Now we have reliable records from the orient saying that 500-1000+ years ago martial artist not only could defend themselves but they were considered very deadly. In fact, people who knew martial arts were treated with respect because of their abilities. We have records of masters defeating 5 or more people at the same time and often the men were armed. Long ago the martial arts were not only considered effective but they were national treasures.

So if people and the violence they wage haven’t really changed in the last 1000 years, and back then the martial arts were quite effective, what changed? Logically it would have to be the martial arts themselves. But wait, we have the arts passed down from that time and records that can prove it. We can say with a fair amount of certainty that we are doing punches, kicks, blocks, and even forms the same as they were doing them 500-1000 years ago. The other day I was doing a form that was 300 years old.

What has changed? The way people practice the martial arts has changed. Back then skill in the arts could mean life or death and today it’s a hobby or sport people devote a couple of hours a week to. The intent really changed. As recent as 100 years ago people who threw a reverse punch did it with the intent of having that punch hit someone else and inflict injury. Today when people throw reverse punches most do it with the intent of scoring points, impressing their instructors, making a punching bag swing, etc. Back then people revered the arts as deadly and treated them as so; today people treat the arts as a hobby. If you want to see what difference something such as the intent that you train with makes, you can see it at:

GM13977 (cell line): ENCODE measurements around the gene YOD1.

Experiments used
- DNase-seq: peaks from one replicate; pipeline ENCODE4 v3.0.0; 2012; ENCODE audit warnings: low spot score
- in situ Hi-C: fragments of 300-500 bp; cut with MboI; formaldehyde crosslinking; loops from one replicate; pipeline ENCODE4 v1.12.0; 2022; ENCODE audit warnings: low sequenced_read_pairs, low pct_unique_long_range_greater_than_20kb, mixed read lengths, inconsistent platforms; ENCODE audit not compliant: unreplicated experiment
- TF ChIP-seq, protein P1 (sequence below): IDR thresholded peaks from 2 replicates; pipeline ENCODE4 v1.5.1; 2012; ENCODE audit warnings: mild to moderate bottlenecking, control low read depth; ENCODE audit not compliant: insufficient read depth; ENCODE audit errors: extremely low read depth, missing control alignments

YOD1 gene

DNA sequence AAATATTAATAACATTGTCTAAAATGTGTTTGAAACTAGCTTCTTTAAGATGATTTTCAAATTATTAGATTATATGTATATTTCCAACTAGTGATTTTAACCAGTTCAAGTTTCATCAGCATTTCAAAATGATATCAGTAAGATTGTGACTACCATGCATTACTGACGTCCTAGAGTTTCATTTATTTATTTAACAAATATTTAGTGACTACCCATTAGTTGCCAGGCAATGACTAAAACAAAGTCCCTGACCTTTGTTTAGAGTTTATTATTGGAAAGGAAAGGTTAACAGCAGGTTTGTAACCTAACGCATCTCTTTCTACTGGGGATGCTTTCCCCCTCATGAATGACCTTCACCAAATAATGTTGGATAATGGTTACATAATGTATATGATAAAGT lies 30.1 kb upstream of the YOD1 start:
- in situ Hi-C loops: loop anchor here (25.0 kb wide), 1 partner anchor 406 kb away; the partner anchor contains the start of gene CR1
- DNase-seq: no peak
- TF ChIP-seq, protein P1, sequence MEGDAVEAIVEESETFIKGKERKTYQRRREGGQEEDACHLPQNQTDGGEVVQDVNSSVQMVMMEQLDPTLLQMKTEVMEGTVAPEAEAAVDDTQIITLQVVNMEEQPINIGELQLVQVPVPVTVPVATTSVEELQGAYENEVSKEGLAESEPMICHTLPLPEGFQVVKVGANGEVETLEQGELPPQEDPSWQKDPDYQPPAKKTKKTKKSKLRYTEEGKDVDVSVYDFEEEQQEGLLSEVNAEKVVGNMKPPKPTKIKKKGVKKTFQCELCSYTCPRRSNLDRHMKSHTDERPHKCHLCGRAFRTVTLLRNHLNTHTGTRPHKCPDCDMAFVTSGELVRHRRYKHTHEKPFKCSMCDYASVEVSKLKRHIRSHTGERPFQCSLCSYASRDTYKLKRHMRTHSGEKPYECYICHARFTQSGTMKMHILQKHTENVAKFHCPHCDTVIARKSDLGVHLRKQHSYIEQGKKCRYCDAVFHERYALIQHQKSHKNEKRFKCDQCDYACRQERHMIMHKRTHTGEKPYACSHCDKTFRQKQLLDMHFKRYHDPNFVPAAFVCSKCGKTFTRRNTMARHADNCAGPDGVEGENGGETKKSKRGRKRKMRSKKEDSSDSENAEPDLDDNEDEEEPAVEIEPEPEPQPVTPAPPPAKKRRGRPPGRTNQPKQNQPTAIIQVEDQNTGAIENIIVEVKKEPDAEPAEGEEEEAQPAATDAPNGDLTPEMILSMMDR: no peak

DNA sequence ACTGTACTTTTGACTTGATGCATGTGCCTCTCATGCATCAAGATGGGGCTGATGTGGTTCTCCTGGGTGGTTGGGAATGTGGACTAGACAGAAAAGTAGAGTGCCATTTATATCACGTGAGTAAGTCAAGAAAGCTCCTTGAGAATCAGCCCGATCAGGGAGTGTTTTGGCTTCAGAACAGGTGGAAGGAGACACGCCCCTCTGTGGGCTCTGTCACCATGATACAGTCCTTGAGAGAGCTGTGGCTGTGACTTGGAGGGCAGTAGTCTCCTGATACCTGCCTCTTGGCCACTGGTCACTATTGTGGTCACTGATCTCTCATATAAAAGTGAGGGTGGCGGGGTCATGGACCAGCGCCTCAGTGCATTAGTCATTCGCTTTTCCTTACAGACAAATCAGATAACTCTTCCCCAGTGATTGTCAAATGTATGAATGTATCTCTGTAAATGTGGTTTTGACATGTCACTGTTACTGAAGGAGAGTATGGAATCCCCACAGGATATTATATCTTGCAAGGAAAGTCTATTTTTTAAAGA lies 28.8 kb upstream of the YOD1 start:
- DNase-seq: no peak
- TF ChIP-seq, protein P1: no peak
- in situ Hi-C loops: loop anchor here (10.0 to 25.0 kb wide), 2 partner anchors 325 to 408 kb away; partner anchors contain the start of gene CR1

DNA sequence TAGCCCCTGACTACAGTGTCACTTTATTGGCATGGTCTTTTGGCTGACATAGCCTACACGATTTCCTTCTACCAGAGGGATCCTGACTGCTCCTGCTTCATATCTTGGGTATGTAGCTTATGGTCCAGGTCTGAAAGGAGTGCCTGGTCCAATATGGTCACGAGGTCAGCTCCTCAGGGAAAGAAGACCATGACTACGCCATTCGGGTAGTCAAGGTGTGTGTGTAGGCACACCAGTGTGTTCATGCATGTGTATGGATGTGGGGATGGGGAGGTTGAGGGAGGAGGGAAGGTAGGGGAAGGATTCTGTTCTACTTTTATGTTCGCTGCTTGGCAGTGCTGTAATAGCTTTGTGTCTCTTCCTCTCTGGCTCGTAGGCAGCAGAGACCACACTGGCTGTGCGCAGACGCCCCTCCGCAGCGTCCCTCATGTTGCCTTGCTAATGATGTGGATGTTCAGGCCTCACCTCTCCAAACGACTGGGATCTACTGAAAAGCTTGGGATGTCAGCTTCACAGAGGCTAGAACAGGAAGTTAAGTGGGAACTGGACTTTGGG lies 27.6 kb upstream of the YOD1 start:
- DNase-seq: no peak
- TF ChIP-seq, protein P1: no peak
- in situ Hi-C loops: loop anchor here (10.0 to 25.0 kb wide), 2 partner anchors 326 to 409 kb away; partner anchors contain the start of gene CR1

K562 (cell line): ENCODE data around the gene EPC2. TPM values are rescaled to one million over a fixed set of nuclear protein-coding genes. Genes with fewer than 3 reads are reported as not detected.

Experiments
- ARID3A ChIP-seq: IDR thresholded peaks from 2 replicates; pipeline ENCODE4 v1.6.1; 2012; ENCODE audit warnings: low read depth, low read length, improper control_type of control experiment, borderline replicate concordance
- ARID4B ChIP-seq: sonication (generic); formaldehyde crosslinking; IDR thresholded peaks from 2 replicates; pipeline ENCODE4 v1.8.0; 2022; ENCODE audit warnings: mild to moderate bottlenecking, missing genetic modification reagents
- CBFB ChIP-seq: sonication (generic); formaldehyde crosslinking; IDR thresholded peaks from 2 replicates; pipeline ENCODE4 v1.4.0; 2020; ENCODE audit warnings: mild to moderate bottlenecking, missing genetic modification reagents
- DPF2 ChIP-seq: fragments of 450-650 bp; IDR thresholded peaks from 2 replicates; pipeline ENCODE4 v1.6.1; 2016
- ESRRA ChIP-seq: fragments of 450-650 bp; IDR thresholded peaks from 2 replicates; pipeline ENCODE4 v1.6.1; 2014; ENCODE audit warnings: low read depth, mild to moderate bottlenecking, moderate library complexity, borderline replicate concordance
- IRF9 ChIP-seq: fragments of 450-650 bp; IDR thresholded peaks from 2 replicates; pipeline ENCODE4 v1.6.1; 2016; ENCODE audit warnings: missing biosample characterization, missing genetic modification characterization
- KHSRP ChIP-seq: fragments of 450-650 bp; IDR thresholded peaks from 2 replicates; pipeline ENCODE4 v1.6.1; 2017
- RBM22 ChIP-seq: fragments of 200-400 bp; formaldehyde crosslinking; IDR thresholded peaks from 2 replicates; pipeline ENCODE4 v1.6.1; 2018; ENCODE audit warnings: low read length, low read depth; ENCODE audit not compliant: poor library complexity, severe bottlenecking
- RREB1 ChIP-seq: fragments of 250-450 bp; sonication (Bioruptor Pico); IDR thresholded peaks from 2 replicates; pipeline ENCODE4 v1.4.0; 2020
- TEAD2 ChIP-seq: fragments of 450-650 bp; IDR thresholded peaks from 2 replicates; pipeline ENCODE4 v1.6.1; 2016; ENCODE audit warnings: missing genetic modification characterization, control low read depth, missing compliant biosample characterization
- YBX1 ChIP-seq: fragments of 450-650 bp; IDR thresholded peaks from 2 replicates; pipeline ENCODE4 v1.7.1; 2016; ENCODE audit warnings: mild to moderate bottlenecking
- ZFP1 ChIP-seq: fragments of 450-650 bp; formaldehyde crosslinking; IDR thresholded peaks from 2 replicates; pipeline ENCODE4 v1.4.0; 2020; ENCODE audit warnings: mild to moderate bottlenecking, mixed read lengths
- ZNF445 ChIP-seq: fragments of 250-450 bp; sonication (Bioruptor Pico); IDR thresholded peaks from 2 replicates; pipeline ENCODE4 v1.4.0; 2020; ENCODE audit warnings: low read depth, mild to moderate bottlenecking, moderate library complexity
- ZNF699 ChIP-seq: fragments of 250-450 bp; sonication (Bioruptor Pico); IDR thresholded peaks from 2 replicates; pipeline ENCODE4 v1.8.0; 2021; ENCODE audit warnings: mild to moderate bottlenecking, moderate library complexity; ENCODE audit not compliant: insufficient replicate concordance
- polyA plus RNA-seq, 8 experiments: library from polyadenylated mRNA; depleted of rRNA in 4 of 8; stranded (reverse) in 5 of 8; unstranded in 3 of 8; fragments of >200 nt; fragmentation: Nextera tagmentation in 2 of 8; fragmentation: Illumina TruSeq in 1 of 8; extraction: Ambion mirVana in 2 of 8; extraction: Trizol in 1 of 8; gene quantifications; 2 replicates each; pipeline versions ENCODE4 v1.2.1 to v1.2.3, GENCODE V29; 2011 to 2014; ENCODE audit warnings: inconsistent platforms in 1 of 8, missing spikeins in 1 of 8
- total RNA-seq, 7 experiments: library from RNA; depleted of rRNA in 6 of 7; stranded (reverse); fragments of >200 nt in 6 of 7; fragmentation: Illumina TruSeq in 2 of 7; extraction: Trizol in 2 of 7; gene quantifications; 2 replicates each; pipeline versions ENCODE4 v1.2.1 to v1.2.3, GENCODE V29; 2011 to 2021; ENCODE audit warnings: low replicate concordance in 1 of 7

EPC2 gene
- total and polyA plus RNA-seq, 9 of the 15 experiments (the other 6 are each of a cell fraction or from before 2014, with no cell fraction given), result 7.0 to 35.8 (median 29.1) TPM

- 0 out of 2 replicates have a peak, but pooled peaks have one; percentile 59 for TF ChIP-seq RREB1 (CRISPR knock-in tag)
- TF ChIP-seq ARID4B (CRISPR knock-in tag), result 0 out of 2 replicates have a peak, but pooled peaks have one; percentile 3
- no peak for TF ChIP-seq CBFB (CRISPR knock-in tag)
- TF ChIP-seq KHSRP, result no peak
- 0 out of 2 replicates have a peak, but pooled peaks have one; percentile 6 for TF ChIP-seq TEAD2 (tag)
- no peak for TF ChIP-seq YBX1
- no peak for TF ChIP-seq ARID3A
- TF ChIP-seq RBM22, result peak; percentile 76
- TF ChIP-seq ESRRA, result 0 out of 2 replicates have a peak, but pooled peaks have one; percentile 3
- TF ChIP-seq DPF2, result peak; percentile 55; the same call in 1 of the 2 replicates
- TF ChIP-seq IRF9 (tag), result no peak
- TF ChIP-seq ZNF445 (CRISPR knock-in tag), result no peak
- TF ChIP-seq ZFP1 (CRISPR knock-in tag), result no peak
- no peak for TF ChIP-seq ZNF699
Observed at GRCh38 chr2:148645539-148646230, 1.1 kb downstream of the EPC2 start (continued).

Let’s be more specific. In my 20 years I’ve trained with boxers and I’ve trained with martial artists and I’ve seen real fist fights between practitioners of each. I have to say that from my own experience if a boxer and a martial artist fought the boxer would win fairly easily, and I’ve seen that happen on more that one occasion. Now the boxer and the martial arts use fairly similar techniques, so what gives the boxer the edge? Simply that a martial artist trains to throw punches and kicks and the boxer trains to hit people. It’s really that simple.

Today martial artist go up and down the floor throwing punches and kicks but do they ever actually train to hit someone? No. Of course you can say they do sparring but if you really think that point sparring is realistic training then there might not be too much hope for you. However, you do hit people during sparring so even sparring practice does provide a little benefit when it comes to real violence; but sparring alone is not enough.

To really be effective martial artists need to get back to learning how to hit people. 1000 years ago hitting people was a main focus. If you asked someone why they just threw that punch they’d most likely say something like, “to hurt my opponent”. They had a whole arsenal of techniques and they practiced each and every technique with the intent of hitting someone and injuring them.